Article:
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Roman Realism and Idealism

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The Roman Realism and Idealism

Ioannis E Amos

Art 101

4 February 2016

Amos                                                                                                          1

Analyzing Roman art, it becomes clear that it has evolved from Greek art. However, while Greeks had a tendency to idealize people in their artwork, Romans depicted people as they appeared. The purpose of this essay is to explore a work of sculpture that shows the Roman interest in recording events and people as they appeared, with realism and to compare that work with one that is idealized (qualities seen in Greek art).

By analyzing a relief from the Ara Pacis Augustae, I would like to discern how an artist has presented a factual image.

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The Ara Pacis Augustae is an altar in Rome dedicated to the Roman goddess of Peace, Pax. “The monument was commissioned by the Roman Senate to honor the return of Augustus to Rome after three years in Hispania and Gaul.”(p. 174) It reflects the Augustan vision of Roman civil religion. The altar consists of a walled rectangular enclosure surrounding an open-air altar, emulating Greek custom. Made entirely of marble panels carved with elaborate sculpture, the monument presented powerful propaganda, uniting portraiture and allegory, the private and the public, and religion and politics. The sculpture of the Ara Pacis is primarily symbolic, as its iconography has several levels of significance. Similar public Roman monuments traditionally address the potent political symbolism of their decorative programs. They are usually studied as a form of imperial propaganda. The Ara Pacis is seen to embody the deep-rooted ideological connections among cosmic sovereignty, military force, and fertility, connections which are attested in early Roman culture and more broadly in the substructure of Indo-European culture at large.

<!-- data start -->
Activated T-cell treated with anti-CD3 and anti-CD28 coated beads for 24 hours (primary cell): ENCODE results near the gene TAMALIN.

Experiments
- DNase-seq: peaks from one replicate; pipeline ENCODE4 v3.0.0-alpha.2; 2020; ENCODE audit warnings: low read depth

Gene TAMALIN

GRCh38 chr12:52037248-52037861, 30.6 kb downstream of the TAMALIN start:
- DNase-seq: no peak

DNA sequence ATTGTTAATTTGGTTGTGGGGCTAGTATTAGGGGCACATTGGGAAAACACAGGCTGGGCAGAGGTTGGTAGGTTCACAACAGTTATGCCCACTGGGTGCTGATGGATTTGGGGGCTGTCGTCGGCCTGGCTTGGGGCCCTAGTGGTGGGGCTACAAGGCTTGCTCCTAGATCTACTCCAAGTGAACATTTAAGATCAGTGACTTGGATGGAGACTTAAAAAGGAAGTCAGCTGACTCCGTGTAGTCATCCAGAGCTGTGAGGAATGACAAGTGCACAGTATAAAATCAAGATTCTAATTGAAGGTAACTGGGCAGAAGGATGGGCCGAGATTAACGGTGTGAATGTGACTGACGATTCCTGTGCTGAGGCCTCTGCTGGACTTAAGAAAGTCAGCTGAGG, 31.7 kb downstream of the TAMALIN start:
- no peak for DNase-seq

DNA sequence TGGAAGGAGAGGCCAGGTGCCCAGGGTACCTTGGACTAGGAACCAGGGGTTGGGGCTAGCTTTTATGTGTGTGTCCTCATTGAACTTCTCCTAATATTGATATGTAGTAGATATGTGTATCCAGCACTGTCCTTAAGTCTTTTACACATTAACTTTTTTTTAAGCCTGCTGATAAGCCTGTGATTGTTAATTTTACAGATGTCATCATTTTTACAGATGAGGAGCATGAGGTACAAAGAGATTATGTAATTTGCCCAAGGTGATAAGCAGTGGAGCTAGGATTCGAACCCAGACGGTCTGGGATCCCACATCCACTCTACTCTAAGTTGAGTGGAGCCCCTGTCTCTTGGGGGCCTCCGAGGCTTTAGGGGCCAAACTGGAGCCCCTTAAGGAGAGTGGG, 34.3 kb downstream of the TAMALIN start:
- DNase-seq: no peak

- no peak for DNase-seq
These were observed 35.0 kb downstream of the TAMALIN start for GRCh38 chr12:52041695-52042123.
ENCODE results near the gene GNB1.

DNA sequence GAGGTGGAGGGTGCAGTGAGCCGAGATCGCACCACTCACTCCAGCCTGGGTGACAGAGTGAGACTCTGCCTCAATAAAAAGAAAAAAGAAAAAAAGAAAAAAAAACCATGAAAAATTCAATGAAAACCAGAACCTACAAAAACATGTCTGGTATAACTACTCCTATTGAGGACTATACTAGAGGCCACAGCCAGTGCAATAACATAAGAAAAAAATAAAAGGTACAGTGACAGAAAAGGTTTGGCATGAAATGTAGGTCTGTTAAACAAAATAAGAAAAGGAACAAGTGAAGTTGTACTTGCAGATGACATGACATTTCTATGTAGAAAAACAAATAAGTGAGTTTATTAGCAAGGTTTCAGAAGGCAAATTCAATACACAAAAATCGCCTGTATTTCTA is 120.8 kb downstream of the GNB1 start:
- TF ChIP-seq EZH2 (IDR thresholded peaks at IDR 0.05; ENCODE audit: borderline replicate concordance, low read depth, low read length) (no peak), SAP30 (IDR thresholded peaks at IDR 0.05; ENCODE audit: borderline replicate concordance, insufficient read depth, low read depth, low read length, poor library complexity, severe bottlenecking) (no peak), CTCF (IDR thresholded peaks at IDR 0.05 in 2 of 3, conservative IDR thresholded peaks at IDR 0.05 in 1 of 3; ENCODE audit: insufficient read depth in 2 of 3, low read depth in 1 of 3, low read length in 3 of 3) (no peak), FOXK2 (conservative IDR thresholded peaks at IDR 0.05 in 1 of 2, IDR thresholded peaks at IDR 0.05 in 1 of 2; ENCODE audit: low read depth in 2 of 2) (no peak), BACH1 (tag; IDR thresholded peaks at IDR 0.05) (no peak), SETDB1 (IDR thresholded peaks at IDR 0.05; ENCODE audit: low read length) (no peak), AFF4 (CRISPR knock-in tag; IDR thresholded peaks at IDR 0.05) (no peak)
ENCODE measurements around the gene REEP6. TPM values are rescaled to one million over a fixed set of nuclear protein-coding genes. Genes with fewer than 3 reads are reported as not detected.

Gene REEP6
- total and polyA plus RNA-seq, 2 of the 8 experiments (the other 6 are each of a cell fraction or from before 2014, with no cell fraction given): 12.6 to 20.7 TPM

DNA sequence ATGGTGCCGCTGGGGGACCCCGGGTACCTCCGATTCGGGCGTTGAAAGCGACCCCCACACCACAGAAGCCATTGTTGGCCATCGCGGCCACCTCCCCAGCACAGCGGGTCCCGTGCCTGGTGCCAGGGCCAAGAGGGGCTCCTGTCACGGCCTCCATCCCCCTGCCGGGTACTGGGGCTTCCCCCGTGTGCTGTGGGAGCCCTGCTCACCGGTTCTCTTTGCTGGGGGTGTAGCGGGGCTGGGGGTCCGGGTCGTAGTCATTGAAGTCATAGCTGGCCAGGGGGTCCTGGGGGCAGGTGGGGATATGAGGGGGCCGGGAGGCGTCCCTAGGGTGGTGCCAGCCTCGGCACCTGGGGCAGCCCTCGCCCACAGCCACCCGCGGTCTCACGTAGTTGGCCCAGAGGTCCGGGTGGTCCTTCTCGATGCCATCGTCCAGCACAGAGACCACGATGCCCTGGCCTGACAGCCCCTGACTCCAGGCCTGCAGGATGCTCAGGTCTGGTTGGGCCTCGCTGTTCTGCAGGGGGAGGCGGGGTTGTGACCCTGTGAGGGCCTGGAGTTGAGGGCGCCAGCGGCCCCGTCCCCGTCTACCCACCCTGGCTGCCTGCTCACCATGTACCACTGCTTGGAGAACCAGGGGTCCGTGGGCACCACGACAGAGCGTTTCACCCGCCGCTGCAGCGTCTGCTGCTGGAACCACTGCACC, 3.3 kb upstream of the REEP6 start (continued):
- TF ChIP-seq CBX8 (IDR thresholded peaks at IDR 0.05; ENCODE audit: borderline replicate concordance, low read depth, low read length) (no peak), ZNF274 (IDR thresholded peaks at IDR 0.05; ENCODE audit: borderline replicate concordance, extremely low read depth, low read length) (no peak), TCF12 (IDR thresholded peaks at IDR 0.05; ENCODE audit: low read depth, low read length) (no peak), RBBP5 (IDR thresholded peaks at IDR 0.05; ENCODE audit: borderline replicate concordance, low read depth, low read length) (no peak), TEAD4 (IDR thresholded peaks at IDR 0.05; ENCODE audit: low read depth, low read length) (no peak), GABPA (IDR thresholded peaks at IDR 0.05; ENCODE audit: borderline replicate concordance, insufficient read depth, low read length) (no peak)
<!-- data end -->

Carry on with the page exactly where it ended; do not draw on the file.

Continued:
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The relief on the south side depicts Augustus' imperial family—“men, women, and notably, children, who stand in the foreground as Augustus' hopes for dynastic succession.” (p.175) Whereas most of the adults maintain their focus on the ceremonial event, the imperial children are allowed to fidget, or reach up to find comfort in holding the hands or even tugging at the garments of the adults around them. The lifelike aura brought by such anecdotal details underlines the earthborn reality of the ideology embodied here. The purpose was to show that Rome was now subject to the imperial rule of the family of Augustus, and this stable system would bring continuing peace and prosperity since his successors have already been born.

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